Next: , Previous: , Up: Macro Pitfalls   [Contents][Index] Duplication of Side Effects

Many C programs define a macro min, for “minimum”, like this:

#define min(X, Y)  ((X) < (Y) ? (X) : (Y))

When you use this macro with an argument containing a side effect, as shown here,

next = min (x + y, foo (z));

it expands as follows:

next = ((x + y) < (foo (z)) ? (x + y) : (foo (z)));

where x + y has been substituted for X and foo (z) for Y.

The function foo is used only once in the statement as it appears in the program, but the expression foo (z) has been substituted twice into the macro expansion. As a result, foo might be called twice when the statement is executed. If it has side effects or if it takes a long time to compute, that may be undesirable. We say that min is an unsafe macro.

The best solution to this problem is to define min in a way that computes the value of foo (z) only once. In general, that requires using __auto_type (see Auto Type). How to use it for this is described in the following section. See Macros and Auto Type.

Otherwise, you will need to be careful when using the macro min. For example, you can calculate the value of foo (z), save it in a variable, and use that variable in min:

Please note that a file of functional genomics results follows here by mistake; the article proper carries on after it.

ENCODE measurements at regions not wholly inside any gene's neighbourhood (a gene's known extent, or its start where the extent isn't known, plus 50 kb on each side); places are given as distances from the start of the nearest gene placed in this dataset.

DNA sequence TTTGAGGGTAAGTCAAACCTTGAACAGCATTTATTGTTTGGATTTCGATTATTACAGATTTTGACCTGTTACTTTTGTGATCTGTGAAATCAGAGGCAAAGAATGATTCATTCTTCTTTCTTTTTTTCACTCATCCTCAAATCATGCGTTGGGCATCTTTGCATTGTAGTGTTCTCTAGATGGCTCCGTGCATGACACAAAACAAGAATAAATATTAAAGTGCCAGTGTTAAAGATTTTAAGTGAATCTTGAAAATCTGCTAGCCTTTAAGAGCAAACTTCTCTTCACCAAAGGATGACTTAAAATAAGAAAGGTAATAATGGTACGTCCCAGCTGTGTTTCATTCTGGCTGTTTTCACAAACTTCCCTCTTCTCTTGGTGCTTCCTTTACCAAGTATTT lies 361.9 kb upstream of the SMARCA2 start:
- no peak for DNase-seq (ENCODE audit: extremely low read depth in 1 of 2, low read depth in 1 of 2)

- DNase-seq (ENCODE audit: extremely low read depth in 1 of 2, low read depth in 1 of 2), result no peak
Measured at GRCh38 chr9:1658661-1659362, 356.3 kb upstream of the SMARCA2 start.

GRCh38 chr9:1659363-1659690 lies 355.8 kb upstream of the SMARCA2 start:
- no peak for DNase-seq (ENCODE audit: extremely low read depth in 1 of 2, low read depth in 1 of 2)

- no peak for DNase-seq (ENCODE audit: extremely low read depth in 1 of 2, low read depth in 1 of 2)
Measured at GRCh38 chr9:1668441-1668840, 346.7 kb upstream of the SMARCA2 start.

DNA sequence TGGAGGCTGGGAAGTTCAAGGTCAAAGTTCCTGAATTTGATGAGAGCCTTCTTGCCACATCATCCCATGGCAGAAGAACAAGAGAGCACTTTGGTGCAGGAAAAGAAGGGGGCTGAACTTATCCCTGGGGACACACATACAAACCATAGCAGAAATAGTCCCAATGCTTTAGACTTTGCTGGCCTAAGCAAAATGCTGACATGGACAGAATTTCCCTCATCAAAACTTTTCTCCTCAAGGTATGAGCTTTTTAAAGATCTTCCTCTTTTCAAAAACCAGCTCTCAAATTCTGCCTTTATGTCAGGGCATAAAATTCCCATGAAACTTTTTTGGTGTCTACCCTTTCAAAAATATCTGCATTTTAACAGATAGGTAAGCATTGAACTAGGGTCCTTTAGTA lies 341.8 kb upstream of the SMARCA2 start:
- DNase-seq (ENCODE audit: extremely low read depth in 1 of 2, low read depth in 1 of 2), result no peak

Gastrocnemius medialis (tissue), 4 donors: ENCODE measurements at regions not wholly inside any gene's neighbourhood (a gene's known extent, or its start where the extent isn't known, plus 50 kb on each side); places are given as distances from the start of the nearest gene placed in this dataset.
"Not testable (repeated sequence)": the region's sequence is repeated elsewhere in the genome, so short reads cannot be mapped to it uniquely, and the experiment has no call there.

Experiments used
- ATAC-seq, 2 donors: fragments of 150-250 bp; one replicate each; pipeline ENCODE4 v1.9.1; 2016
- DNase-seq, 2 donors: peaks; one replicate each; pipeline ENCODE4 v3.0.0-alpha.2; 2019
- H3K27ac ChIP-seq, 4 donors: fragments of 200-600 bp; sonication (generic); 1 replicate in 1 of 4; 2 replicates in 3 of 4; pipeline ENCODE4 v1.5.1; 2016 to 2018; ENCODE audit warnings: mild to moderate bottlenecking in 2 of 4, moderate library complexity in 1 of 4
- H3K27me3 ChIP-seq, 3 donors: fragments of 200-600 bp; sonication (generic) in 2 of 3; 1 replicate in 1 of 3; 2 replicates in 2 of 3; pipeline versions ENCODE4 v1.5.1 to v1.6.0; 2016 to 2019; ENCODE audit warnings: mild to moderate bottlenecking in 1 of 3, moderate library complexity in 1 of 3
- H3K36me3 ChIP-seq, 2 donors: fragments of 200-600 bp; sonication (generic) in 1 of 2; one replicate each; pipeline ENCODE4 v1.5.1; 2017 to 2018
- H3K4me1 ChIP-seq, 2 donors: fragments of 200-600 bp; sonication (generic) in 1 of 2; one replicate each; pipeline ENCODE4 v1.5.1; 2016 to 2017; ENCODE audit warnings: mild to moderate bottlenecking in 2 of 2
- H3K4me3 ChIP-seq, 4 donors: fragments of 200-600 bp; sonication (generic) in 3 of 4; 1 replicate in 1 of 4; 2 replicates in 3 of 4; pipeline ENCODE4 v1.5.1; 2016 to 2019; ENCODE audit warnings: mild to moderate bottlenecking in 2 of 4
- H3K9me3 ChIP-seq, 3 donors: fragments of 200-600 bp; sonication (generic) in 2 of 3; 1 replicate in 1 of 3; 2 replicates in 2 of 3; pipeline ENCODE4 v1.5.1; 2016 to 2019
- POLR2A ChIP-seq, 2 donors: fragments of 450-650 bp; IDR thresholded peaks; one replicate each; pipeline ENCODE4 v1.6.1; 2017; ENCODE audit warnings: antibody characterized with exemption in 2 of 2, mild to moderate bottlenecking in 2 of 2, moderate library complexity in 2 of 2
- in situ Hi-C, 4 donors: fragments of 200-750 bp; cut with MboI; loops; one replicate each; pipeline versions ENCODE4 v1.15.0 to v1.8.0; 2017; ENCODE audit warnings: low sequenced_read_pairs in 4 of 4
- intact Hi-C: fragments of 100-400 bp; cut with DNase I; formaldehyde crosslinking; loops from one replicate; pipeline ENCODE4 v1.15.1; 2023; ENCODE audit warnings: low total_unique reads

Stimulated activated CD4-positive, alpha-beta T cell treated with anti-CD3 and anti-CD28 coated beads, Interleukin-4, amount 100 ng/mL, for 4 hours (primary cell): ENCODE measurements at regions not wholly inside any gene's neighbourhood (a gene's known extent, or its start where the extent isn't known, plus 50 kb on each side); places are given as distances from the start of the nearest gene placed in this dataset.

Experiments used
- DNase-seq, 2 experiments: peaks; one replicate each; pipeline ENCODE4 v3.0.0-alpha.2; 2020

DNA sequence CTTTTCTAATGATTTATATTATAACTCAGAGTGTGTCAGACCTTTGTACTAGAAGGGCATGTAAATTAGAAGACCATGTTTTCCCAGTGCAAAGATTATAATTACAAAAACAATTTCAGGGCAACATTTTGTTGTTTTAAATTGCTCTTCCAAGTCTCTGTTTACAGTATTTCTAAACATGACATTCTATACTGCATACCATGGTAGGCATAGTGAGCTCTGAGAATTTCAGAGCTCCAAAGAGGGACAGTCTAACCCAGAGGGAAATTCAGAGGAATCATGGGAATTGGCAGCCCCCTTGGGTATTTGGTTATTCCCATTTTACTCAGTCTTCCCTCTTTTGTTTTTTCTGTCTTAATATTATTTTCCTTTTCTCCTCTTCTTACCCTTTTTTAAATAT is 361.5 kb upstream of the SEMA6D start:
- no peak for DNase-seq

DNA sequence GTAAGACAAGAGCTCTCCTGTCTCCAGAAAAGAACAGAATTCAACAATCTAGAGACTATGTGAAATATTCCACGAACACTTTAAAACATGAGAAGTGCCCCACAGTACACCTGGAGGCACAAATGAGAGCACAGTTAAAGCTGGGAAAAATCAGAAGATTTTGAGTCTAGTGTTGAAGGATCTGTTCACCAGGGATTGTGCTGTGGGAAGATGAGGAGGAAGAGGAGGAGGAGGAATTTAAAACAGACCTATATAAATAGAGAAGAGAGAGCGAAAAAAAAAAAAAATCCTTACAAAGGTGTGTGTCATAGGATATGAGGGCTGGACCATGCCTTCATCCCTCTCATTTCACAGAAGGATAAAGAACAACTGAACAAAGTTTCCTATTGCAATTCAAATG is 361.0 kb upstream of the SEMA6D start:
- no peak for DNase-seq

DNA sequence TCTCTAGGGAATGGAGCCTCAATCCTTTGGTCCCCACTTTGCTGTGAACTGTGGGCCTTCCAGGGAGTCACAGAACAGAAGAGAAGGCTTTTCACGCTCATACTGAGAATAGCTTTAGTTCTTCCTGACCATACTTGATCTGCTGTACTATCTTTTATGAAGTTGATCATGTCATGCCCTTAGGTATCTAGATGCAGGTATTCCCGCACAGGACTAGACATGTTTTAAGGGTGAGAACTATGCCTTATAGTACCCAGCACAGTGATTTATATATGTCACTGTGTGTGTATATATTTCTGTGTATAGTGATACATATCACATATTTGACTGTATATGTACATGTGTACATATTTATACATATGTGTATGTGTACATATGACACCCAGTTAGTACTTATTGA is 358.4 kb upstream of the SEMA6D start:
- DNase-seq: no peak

#define min(X, Y)  ((X) < (Y) ? (X) : (Y))
/*  */
  int tem = foo (z);
  next = min (x + y, tem);

(where we assume that foo returns type int).

When the repeated value appears as the condition of the ?: operator and again as its iftrue expression, you can avoid repeated execution by omitting the iftrue expression, like this:

#define x_or_y(X, Y)  ((X) ? : (Y))

In GNU C, this expands to use the first macro argument’s value if that isn’t zero. If that’s zero, it compiles the second argument and uses that value. See Conditional Expression.

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